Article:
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Amexica

Updated on January 28, 2012
Amexica
Amexica | Source

War Along the Borderline

Everybody knows that trouble brews along the American-Mexican border. President Calderon's courageous efforts to liberate Mexico from cartels has made him one of the most heroic leaders of the 21st century. But serious problems persist and continue to fester. Amexica, by Ed Vulliamy, is an ambitious book in that it attempts to describe the larger picture, so difficult to grasp in its entirety. A single work, however valuable, is not going to explain everything. But fiction and non-fiction, documentaries, and journalism will have to suffice. To see for oneself along the border, north and/or south, is much too dangerous.

It has never been nice. El Camino del Diablo, the Devil's Highway, is the name given the ancient trail taken by the Pima across the Sonoran Desert. Coronado followed it. A river runs through it, and, as if nature herself decided the matter, the Rio Grande separates the U.S. from Mexico. Too bad for the Tohono O'odham, a Native American tribe, sprawled out on both sides.

Some Mexican towns help deliver drugs. Others facilitate human trafficking. Bajadores are bandits who rob Mexicans entering America. Guatemalans who tag along have already been subjected to robberies on northbound trains from the south. Coyotes lead migrants in return for money paid to Narcos, celebrated in narcocorridos, drug ballads. In Phoenix, there are hundreds of kidnappings a year involving migrant drop houses.

The Night of El Grito ordinarily commemorates independence from Spain. It is also a holiday during which a particularly gruesome mass murder occurred in Juarez. In Tijuana, tienditas (picaderos in Juarez) sell cocaine, marijuana, heroin, and various synthetics. One of the largest problems in these regions is feminicidio or femicide, accompanied by encubrimientos, cover-ups. In fact, murder reports can be totally insane, involving, upon occasion, shamelessly imaginative entries.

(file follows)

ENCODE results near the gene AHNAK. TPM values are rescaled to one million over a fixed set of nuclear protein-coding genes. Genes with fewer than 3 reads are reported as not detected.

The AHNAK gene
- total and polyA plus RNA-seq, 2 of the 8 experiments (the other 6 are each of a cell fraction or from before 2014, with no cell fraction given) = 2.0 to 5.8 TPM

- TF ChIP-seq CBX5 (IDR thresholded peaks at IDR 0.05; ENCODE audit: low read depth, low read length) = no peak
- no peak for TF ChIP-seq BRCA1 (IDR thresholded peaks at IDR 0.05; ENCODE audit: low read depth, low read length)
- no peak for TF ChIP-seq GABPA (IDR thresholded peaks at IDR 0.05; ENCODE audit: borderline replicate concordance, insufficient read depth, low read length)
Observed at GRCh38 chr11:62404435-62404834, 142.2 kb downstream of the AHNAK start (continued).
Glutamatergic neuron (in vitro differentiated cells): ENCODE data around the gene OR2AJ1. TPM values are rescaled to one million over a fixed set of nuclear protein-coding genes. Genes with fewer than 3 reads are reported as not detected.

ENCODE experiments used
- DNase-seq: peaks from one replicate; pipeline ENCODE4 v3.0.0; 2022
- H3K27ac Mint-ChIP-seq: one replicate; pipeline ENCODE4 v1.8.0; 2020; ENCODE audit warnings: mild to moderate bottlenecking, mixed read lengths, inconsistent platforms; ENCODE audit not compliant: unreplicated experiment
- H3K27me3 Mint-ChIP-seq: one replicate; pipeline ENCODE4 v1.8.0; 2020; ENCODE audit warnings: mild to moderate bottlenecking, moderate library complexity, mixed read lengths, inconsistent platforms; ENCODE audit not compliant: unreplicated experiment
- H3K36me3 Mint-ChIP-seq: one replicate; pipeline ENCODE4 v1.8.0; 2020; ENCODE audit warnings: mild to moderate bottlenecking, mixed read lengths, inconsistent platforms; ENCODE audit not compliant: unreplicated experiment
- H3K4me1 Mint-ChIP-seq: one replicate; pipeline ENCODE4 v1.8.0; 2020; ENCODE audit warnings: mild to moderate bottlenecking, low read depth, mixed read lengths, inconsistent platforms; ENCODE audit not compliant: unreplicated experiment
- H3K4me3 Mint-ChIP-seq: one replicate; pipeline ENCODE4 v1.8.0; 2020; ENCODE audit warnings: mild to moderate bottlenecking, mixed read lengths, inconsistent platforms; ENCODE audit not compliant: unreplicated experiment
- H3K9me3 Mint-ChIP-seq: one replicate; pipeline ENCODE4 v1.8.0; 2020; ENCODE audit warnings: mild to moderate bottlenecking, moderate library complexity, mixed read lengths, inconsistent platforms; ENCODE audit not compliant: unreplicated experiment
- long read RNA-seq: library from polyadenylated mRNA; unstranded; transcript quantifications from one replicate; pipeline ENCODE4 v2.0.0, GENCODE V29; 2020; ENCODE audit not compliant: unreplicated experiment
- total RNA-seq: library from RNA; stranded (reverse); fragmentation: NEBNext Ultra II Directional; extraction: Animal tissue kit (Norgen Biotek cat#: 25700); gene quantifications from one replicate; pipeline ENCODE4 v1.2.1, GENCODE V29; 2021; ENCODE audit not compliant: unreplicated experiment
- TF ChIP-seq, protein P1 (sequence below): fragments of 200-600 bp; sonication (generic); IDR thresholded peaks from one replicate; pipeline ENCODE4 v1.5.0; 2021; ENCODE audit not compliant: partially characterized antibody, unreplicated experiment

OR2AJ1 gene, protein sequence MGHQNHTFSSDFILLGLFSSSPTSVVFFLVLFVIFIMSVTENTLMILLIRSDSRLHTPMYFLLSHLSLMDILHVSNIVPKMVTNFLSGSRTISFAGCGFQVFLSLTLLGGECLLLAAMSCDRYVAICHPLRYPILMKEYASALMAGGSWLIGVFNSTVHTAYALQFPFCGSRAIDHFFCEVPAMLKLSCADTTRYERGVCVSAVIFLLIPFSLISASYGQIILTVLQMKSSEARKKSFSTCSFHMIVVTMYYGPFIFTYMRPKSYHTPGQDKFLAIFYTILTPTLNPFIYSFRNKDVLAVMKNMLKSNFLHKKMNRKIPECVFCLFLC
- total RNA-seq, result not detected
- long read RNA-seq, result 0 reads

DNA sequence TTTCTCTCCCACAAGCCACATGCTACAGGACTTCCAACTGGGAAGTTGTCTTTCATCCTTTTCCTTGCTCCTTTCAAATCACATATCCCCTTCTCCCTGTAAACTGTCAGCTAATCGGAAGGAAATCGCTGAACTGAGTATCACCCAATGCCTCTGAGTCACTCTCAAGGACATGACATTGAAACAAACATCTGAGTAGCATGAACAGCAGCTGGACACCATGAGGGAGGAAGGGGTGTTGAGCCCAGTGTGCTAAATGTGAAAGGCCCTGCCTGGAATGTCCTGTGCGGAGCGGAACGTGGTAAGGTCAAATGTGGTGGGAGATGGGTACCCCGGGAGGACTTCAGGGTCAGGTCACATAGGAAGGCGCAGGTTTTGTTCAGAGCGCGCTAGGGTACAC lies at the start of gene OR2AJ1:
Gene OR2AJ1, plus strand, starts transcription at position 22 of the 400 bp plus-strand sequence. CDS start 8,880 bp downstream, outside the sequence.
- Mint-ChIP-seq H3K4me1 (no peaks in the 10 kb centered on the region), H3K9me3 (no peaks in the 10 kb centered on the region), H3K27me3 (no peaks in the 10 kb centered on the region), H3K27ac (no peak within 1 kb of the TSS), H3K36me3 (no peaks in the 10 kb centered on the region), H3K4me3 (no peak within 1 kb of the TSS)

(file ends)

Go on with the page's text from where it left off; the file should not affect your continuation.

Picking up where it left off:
In 1994, the North American Free Trade Agreement went into effect. It was immediately hailed by cartels as a gift from heaven. After all, business is business. Products differ, as do methods, but the bottom line is always big bucks, legal or not.

Another river runs concurrently with the Rio Grande. It is called the Iron River. It flows mainly from the U.S. to Mexico, transporting automatic weapons. There, as here, contraband pays. In Reynosa, Narcos wear expensive clothes, drive sports cars, and have ornamental girlfriends. To be perfectly honest, the drug trade is, at this moment in time, indestructible. In the Zetas or Texas Syndicate, someone from the lowest rungs on the ladder can climb to amazing heights. If he or she is put in prison, gang members stick by them long after family and friends have deserted.

And so, what is being done? Actually, plenty of very well-qualified men and women are at this very minute giving their all. But common sense alone suggests that the will to defeat narco-terrorism -- complex, international, wealthy, well-populated, organized, and powerful -- is not forthcoming. So much more is needed. In life, there are many frustrations that warrant prayer. This is one. Viva Mexico!


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